Monday, June 23, 2014

Sleeping Outdoors, Nightmare or Peaceful Dreams?

For years my major problem with camping has been sleeping. I am always cold and uncomfortable. My body awakens multiple times during the night, frantically shaking or shocked from being locked in a mummy bag. I finally decided enough is enough! I want to sleep outside comfortably! I want to be able to backpack and still sleep comfortably! So, I've been doing some research because quite frankly there are so many options out there one can get completely lost in cost vs. comfort. I am on a very tight budget so I need to know that I am getting the right product for my need. Additionally, I want my husband to be comfortable too so I have to times whatever I buy by at least 2.

I asked a survivalist friend of mine and he said: When worse come to worse you need to be at least four inches off the ground to insulate your body from the cold (that certainly helped to explain why I was so cold at night all weekend). Then he went on to explain his system which was a series of different bags, mats and a hammock for when the weather was good. I have to say I was still a little bewildered, at least now I understood that step one was a good bag and two was a decent pad.

I finally have a good sleeping bag that I like so my focus here will be on the sleep systems that surround your sleeping bag. That being said my first thing I needed to research was what type of "mattress" systems are out there and what would I personally enjoy? I found an interesting article at backcountry.com This article explains the sleeping systems and lists pros and cons for each. I will only comment on the details that are important to me so if you have additional questions feel free to visit their website.

The first item they talked about was a cot. When I envision cots, I think of nap time in kinder garden but that's just me. Really though, cots have really come a long way and can be quite comfortable. They are easy to set up and keep you off the ground. The problem for me is I only want to spend money once and my focus is on going backpacking for my next survival meeting. There is no way I am going to backpack a cot out into the woods and cots don't keep you insulated from the elements.

The second thing they talked about was an airbed. Personally I can't stand air mattresses and the really good ones cost a small fortune. True they are bed like and come in a range of sizes but they are heavy and require a lot of inflation. Plus, I always find myself sleeping on top of my husband in the morning because they can have slow leaks and are too bouncy.


The next thing backcountry.com listed was pads. My interest was perked here because this is what I had been looking into for a while now. they are packable, durable and provide a moderate amount of cushioning. Unfortunately they too can puncture and get slow leaks.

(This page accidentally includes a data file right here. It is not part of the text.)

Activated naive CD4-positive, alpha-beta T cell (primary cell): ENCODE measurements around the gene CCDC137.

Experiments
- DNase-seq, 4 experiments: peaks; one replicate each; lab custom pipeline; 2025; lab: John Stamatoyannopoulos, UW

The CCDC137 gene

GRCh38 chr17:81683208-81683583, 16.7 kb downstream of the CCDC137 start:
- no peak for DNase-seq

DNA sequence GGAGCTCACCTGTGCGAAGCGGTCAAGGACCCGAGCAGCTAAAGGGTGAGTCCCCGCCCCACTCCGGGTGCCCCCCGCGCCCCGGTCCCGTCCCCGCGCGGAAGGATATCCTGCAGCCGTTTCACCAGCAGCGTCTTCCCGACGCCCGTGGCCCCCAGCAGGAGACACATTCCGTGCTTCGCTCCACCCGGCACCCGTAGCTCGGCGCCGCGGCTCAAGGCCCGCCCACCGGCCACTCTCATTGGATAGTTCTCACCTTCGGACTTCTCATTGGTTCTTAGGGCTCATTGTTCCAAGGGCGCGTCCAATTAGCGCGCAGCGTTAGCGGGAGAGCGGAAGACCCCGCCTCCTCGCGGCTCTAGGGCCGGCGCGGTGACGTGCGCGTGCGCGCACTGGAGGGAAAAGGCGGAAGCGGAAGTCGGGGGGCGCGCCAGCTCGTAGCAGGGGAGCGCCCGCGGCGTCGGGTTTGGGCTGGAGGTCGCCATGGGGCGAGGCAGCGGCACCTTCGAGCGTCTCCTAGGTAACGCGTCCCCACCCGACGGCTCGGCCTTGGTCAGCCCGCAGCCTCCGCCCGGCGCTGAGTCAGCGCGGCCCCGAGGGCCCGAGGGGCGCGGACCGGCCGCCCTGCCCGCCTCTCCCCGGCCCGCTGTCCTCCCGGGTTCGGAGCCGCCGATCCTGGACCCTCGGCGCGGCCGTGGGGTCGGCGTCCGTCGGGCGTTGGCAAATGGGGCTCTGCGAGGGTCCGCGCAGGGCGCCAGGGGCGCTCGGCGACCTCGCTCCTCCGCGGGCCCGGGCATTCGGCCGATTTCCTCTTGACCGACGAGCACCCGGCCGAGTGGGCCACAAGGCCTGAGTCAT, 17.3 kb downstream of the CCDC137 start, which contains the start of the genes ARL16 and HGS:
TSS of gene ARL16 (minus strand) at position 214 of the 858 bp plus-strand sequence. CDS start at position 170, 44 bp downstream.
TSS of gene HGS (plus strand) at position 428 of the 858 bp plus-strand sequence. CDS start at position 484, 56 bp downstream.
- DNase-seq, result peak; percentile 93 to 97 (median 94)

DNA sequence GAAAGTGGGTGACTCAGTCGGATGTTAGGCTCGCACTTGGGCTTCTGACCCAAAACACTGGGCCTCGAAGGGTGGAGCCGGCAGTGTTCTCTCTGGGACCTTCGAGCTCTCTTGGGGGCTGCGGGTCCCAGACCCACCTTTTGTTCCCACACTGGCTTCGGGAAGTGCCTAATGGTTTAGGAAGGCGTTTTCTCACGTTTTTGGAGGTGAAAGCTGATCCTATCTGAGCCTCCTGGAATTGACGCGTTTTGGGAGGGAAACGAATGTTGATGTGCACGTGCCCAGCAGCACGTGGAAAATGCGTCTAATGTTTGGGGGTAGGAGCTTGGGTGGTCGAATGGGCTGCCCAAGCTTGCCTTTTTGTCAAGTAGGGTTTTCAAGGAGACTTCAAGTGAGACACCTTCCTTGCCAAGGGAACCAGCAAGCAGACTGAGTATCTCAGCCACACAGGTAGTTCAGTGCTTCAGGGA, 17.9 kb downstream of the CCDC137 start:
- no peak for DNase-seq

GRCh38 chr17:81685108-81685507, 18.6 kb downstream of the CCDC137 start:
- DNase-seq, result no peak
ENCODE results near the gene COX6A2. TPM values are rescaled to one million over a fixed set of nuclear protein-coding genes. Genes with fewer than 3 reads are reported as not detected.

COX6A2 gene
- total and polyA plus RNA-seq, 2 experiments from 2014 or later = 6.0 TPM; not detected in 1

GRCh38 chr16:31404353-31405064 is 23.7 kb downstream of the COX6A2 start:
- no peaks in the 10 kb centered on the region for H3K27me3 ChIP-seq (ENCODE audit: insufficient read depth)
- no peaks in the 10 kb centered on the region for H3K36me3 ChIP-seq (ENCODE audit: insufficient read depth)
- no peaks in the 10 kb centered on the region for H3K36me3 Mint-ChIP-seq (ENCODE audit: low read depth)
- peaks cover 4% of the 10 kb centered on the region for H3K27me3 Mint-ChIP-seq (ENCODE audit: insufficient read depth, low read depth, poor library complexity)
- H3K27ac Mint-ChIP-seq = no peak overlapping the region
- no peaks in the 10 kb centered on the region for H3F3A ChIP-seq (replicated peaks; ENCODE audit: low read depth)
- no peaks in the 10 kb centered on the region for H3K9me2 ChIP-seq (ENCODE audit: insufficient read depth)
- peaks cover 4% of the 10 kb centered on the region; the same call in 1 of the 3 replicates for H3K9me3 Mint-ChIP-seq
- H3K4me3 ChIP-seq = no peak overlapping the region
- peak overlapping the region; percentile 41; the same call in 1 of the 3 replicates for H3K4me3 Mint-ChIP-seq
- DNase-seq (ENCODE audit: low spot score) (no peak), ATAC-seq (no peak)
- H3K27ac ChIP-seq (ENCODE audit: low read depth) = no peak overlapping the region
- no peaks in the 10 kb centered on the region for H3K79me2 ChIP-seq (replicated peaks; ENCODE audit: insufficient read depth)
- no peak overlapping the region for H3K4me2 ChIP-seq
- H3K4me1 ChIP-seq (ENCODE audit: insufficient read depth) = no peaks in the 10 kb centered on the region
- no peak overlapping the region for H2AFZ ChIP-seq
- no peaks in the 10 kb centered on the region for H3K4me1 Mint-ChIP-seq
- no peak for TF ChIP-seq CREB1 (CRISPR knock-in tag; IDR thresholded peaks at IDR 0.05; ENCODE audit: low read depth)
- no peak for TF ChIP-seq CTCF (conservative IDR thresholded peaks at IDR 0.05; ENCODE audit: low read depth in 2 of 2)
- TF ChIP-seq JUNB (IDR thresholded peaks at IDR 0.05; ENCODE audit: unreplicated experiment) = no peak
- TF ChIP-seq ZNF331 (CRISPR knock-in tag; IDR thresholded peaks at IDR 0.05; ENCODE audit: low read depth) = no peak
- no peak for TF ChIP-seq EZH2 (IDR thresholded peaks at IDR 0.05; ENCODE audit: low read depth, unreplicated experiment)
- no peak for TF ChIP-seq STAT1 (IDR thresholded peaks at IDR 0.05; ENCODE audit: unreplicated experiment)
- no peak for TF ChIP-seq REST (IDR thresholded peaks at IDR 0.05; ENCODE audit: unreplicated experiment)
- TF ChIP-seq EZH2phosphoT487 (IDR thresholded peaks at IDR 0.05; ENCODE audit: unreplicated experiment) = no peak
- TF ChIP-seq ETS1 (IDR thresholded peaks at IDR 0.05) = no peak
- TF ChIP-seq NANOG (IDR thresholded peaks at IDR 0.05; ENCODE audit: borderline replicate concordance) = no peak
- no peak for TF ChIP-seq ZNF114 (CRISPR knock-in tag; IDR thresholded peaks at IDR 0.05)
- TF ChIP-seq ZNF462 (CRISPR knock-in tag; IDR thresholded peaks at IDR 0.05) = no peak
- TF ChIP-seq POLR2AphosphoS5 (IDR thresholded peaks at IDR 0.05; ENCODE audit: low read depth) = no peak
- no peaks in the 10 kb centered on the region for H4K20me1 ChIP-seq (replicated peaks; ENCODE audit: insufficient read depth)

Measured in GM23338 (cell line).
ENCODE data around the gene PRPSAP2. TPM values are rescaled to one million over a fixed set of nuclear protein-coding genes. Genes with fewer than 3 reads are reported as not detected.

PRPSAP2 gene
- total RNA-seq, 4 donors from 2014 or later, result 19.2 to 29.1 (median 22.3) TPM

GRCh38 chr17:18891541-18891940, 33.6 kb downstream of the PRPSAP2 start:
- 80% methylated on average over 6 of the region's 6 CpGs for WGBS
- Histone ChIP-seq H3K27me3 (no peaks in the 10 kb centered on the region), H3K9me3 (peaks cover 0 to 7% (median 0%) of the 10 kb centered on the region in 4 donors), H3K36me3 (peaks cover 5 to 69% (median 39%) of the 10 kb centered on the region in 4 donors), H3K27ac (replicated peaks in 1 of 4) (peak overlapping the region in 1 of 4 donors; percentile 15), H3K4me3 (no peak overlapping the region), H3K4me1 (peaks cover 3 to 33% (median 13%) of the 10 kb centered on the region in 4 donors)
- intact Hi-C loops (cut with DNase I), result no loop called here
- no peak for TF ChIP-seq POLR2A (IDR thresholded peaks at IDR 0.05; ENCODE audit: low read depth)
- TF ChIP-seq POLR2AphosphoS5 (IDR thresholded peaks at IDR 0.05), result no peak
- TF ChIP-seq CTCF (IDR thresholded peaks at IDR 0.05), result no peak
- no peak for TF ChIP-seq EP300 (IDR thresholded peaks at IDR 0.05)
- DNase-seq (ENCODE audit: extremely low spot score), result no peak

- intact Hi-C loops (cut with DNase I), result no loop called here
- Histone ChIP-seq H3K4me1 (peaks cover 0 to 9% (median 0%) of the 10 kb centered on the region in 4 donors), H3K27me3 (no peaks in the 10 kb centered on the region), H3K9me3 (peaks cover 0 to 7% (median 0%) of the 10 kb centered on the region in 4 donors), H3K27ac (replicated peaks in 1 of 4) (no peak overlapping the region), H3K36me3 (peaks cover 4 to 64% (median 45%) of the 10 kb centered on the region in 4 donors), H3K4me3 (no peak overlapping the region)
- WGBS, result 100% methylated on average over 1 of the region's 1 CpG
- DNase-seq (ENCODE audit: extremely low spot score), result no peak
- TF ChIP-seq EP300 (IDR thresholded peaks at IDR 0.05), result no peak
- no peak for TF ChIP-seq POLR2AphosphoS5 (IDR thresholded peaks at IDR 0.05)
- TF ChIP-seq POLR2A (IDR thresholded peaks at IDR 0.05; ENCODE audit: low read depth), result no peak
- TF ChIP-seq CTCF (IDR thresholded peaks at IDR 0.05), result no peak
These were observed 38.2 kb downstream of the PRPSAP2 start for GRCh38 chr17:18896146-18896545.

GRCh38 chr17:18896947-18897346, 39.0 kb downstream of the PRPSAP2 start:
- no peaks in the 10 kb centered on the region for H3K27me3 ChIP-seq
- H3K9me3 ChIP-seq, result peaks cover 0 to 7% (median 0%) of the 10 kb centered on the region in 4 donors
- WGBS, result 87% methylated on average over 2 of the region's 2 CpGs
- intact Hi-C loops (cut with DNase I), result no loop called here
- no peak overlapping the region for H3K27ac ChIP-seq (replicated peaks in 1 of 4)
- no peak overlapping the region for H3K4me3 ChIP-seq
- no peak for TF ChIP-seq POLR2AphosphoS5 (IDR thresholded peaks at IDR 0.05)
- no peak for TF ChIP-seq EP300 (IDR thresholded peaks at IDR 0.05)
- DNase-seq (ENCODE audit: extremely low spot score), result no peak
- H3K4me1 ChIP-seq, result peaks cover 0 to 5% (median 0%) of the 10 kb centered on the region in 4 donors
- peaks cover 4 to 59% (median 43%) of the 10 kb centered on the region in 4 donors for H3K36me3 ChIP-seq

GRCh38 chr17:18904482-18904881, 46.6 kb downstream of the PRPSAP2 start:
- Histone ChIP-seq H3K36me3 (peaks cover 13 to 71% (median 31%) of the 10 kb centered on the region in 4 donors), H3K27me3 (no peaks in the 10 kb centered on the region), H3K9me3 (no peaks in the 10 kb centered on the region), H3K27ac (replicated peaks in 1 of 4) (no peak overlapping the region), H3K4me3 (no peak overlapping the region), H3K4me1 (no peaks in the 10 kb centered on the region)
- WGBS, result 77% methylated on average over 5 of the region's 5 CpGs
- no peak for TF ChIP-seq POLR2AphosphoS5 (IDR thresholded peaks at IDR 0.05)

After that Foam pads were discussed. My interest was also peaked here. Foam pads are often less expensive than air pads. They provide good insulation. They are lightweight enough to backpack and they are puncture proof. On the flip side, they are bulkier than the air pads and their cushioning is very minimal.




The final thing they talked about was hammocks. Don't get me wrong, I like hammocks as a place to lounge in the shade of a tree but sleeping in one? I wasn't convinced. It's true they do keep you off the ground. Hammocks are cool when it is hot and very easy to pack but when it's cold there is no insulation. You have to sleep in a weird position and it's really weird when you try to sleep two people in one hammock. So, I decided the hammock wasn't for me.

To make my decision, I needed some more opinions so I started to look at reviews of different products. The review I found at backpacker.com  really solidified my decision to buy an air pad rather than a foam pad. This article discusses the Therm-a-rest Neoair Sleeping Pad (pictured in Pad section above) in detail and gives testament from other contributors as well. I chose it because it's users rave about how it's micro thin layer of aluminum reflects your heat and almost keeps you almost too warm. Plus, it's horizontal network of internal baffles makes it more like a mattress and less bouncy. It's true that my husband and I will both have to have our own mattress but at least we will be sleeping like babies (I hope). The price range on these are $120-$170 depending on the size you buy. I think it was a smart choice but I will follow up and let you know.

If you have any additional comments on the ideal sleeping system be sure to comment below. I would love any and all advice.

Sara F. Hathaway
Sara F. Hathaway is the author of the The Changing Earth Series: Day After Disaster and Without Land. She also hosts The Changing Earth Podcast which blends her fictional stories with educational survival tips. Sara grew up in the country where she developed a profound interest in the natural world around her. After graduating with honors from The California State University of Sacramento with a Bachelor of Science in Business Administration, she launched into a career in business management. In her fictional novels her research and experience with survival techniques and forgotten life-sustaining methods of the generations past come to the forefront in a action packed adventures. She has used her background in business management to pave new roads for fictional authors to follow and she delights in helping other achieve the same success. She currently lives with her husband and two sons in California where she is at work on the sequel to her first two novels. For more information and a free copy of “The Go-Bag Essentials” featuring everything you need to have to leave your home in a disaster visit: www.authorsarafhathaway.com
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